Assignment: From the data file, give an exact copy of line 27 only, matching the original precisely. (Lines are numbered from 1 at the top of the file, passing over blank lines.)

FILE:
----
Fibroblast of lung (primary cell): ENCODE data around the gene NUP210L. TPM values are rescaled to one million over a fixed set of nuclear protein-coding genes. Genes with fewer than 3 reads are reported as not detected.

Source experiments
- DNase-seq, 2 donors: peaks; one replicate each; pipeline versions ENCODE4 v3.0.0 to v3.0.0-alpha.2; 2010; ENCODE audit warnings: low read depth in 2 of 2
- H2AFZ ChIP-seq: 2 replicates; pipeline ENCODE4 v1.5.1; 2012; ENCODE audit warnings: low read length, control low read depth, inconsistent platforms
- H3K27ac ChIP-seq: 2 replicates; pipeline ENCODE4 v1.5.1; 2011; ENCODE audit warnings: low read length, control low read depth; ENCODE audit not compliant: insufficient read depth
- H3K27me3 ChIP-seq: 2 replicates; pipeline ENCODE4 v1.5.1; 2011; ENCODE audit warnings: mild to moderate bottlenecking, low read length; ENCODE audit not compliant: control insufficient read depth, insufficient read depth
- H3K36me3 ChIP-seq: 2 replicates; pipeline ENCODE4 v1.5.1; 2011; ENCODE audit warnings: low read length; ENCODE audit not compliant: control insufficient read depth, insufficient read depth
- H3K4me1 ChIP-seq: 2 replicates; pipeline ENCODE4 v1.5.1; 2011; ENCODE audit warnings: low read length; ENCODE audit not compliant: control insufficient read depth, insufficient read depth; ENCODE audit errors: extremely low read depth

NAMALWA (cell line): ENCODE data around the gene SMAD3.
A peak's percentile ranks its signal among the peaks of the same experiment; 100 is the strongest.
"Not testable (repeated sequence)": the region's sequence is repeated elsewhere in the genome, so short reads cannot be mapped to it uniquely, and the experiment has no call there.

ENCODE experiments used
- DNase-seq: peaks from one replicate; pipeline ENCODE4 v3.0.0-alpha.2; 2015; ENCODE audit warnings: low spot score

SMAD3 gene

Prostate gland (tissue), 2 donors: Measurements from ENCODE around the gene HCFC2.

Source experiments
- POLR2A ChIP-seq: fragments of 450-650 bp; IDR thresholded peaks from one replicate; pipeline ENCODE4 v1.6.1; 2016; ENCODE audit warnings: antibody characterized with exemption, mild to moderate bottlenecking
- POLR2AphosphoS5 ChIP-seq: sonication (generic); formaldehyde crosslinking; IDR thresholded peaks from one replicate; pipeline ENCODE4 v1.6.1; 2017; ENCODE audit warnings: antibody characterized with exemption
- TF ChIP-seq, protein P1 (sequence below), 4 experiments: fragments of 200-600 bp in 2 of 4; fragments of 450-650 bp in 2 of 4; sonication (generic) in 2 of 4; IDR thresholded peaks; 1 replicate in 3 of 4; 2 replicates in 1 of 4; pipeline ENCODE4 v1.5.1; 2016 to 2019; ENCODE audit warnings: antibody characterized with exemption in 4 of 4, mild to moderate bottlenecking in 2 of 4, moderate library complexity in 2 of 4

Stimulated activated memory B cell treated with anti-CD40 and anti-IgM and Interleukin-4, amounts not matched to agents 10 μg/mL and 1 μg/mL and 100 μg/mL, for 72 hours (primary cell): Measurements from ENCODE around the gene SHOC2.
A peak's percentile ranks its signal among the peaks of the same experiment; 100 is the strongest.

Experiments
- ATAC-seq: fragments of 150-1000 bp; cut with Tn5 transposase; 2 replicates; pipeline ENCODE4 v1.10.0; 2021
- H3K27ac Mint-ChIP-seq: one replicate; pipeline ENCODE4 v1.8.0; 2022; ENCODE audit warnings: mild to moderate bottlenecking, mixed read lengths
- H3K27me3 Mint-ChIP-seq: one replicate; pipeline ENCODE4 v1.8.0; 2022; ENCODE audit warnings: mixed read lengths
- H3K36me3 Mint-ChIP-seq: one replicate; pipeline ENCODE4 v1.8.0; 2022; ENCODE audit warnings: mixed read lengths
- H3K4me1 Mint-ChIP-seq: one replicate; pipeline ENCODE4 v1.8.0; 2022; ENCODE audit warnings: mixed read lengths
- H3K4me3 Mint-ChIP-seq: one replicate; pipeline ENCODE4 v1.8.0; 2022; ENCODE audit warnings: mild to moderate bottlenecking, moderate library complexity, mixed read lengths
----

- H3K4me1 Mint-ChIP-seq: one replicate; pipeline ENCODE4 v1.8.0; 2022; ENCODE audit warnings: mixed read lengths